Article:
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Coach invited to Super Bowl after showing compassion to prison team

Texas needed this.

In the days after a revelation of a girls basketball coach who showed no remorse over his team winning 100-0, another Texas high school coach has moved into the spotlight.

Kris Hogan, the football coach at Faith Christian School in the Dallas area, will be attending the Super Bowl as a guest of NFL commissioner Roger Goodell for an action he took earlier this year.

As his team prepared to play the Gainesville State School Tornadoes, he sent an e-mail to every parent at his school.

Make a pregame “spirit line” just as you do for your own kids, he asked. Then root for the visitors.

Gainesville State School is what you think, a school for juvenile offenders. About 260 boys are incarcerated for various reasons. Football is a privilege given only to juniors and seniors who excel in the classroom and obey everywhere else.

“Some weeks I might take 25 or 28 players to a game,” Gainesville coach Mark Williams said. “Sometimes 12 or 13.”

At road games Gainesville gets about 40 fans per game. Teams often greet them with a small banner, sometimes lending the junior varsity cheerleaders.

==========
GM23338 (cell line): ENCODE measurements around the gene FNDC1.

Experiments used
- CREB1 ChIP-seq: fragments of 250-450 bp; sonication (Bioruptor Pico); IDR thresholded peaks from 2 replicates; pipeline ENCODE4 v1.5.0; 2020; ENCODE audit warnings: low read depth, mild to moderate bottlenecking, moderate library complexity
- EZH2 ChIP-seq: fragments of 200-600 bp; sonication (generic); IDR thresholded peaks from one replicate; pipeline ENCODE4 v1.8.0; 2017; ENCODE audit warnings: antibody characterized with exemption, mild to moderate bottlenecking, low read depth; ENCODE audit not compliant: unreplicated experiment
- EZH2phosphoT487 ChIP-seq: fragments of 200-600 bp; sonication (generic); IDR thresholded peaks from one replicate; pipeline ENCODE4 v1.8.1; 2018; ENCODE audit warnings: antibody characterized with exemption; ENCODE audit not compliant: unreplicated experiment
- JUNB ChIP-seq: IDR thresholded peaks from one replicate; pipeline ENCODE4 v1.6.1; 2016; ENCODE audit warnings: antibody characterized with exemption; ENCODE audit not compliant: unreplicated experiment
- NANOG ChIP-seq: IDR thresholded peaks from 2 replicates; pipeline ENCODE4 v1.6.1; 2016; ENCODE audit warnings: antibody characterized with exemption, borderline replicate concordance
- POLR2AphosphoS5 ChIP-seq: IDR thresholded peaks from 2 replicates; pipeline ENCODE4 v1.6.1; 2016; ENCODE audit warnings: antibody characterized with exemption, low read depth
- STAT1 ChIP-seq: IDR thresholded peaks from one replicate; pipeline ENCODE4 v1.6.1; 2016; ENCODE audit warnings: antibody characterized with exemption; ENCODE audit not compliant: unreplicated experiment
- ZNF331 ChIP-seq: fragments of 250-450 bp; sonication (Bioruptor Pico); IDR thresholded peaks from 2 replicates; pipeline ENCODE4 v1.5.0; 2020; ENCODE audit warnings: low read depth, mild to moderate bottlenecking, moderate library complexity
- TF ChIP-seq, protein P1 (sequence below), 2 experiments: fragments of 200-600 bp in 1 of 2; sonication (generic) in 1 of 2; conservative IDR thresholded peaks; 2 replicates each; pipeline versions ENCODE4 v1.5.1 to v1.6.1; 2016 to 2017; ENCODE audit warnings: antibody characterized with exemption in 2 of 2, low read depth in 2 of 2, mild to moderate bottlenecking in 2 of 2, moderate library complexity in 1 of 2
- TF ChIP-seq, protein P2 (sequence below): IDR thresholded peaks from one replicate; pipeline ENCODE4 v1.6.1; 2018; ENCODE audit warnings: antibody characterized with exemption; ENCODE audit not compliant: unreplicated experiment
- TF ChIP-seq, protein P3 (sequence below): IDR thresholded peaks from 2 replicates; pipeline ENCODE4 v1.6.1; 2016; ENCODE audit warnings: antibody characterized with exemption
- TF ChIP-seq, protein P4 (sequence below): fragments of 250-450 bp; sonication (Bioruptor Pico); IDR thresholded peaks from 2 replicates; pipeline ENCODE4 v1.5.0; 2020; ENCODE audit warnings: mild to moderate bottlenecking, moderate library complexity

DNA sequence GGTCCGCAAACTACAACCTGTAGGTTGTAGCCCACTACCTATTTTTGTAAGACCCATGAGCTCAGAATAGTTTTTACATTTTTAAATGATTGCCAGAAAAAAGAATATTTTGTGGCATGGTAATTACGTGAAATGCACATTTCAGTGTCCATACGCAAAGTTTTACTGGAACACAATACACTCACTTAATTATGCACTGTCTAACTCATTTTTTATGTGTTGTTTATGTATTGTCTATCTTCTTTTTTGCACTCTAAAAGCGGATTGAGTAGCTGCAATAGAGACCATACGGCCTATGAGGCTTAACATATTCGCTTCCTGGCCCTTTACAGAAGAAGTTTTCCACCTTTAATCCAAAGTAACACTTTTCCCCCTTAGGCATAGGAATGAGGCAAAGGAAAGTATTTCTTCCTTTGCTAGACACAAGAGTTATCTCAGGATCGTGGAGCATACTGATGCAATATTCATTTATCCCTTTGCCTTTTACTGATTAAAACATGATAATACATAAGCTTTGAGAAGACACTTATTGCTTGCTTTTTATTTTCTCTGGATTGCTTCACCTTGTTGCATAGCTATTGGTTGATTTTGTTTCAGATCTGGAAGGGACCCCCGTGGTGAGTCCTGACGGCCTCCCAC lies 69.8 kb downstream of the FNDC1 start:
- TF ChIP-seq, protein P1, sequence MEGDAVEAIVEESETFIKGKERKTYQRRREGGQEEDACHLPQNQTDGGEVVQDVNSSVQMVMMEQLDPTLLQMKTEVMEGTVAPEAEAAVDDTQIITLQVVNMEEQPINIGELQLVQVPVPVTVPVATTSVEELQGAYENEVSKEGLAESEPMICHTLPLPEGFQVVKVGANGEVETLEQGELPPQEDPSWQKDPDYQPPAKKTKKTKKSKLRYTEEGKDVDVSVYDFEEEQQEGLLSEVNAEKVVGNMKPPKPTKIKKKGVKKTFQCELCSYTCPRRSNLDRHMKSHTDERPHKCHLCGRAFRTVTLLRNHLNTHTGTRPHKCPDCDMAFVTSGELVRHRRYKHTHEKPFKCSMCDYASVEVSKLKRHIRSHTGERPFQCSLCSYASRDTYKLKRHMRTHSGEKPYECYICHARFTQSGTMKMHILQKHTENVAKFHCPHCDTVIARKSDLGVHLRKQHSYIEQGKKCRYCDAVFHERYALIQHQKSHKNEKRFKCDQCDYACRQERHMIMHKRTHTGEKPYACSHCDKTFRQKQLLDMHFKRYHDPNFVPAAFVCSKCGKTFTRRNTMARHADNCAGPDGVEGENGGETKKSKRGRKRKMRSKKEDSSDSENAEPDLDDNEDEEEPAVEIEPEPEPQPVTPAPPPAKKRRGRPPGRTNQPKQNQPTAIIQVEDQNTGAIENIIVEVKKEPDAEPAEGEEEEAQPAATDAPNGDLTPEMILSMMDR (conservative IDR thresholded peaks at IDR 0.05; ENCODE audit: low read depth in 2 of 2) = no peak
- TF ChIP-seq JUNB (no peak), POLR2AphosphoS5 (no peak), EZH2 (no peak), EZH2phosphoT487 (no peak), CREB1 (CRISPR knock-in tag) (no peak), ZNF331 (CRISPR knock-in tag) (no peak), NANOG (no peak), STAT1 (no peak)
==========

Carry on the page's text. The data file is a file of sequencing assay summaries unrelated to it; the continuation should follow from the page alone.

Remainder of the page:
At Faith, two rows of 100 people lined up for them, stretching about 40 yards. They were connected by a banner roughly 20 feet wide.

“At first, our kids were scared. They were real anxious,” Williams said. “I said, ‘Burst through the banner and have fun!’ ”

As the game progressed, fans continued to beat on 5-gallon drums behind the Gainesville bench cheering for them.

The Faith players offered a hand up to Gainesville players after a hard tackle.

What Hogan saw in the faces of the Gainesville players, even after they lost 33-14, was all the satisfaction he needed.

“I hate it that this thing that we did is so rare,” Hogan said Monday. “Everybody views it as such a big deal. Shouldn’t that be the normal M.O.?”

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